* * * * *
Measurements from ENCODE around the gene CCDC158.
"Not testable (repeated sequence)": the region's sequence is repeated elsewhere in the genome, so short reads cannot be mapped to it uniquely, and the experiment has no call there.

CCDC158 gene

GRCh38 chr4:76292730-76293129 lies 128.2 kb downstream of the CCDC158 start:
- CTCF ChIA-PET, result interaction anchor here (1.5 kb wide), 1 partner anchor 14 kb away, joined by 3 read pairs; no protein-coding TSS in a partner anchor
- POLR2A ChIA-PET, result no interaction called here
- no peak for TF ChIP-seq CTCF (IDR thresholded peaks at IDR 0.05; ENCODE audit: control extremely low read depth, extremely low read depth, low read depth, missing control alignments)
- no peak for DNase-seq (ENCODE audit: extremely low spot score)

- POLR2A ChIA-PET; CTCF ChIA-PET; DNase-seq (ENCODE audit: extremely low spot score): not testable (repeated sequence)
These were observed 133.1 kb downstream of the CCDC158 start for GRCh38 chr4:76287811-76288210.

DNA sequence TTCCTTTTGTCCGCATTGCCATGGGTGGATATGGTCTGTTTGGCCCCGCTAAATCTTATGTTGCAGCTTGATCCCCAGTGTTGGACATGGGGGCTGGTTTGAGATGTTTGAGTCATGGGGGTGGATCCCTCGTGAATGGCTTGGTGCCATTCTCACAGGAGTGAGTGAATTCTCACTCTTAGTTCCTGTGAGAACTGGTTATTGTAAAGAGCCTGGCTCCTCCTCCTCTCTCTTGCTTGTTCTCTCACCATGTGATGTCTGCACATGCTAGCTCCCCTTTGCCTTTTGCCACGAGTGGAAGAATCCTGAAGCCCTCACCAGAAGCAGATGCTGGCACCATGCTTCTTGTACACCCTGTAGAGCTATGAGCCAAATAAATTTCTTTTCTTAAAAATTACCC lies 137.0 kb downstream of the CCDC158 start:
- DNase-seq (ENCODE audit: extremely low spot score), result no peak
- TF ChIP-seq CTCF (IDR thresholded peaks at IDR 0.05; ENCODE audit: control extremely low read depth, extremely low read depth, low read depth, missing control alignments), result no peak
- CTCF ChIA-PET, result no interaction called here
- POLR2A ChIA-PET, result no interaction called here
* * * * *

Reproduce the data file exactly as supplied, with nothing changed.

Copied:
Measurements from ENCODE around the gene CCDC158.
"Not testable (repeated sequence)": the region's sequence is repeated elsewhere in the genome, so short reads cannot be mapped to it uniquely, and the experiment has no call there.

CCDC158 gene

GRCh38 chr4:76292730-76293129 lies 128.2 kb downstream of the CCDC158 start:
- CTCF ChIA-PET, result interaction anchor here (1.5 kb wide), 1 partner anchor 14 kb away, joined by 3 read pairs; no protein-coding TSS in a partner anchor
- POLR2A ChIA-PET, result no interaction called here
- no peak for TF ChIP-seq CTCF (IDR thresholded peaks at IDR 0.05; ENCODE audit: control extremely low read depth, extremely low read depth, low read depth, missing control alignments)
- no peak for DNase-seq (ENCODE audit: extremely low spot score)

- POLR2A ChIA-PET; CTCF ChIA-PET; DNase-seq (ENCODE audit: extremely low spot score): not testable (repeated sequence)
These were observed 133.1 kb downstream of the CCDC158 start for GRCh38 chr4:76287811-76288210.

DNA sequence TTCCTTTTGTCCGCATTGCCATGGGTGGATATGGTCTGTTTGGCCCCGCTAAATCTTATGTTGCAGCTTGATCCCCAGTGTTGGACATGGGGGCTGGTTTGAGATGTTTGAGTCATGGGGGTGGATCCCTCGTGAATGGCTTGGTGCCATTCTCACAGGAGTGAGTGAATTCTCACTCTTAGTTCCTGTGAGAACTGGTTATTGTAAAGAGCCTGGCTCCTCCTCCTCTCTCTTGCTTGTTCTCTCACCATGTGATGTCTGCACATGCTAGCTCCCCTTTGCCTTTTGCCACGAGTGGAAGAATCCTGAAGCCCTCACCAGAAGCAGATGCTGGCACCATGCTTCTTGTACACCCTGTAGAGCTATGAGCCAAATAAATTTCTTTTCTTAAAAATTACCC lies 137.0 kb downstream of the CCDC158 start:
- DNase-seq (ENCODE audit: extremely low spot score), result no peak
- TF ChIP-seq CTCF (IDR thresholded peaks at IDR 0.05; ENCODE audit: control extremely low read depth, extremely low read depth, low read depth, missing control alignments), result no peak
- CTCF ChIA-PET, result no interaction called here
- POLR2A ChIA-PET, result no interaction called here